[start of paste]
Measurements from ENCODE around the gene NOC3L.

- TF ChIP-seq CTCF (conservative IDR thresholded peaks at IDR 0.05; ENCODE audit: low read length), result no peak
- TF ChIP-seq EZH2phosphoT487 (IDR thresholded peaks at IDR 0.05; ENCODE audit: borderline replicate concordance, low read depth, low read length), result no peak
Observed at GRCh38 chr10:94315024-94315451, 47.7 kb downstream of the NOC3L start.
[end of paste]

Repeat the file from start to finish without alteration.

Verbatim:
Measurements from ENCODE around the gene NOC3L.

- TF ChIP-seq CTCF (conservative IDR thresholded peaks at IDR 0.05; ENCODE audit: low read length), result no peak
- TF ChIP-seq EZH2phosphoT487 (IDR thresholded peaks at IDR 0.05; ENCODE audit: borderline replicate concordance, low read depth, low read length), result no peak
Observed at GRCh38 chr10:94315024-94315451, 47.7 kb downstream of the NOC3L start.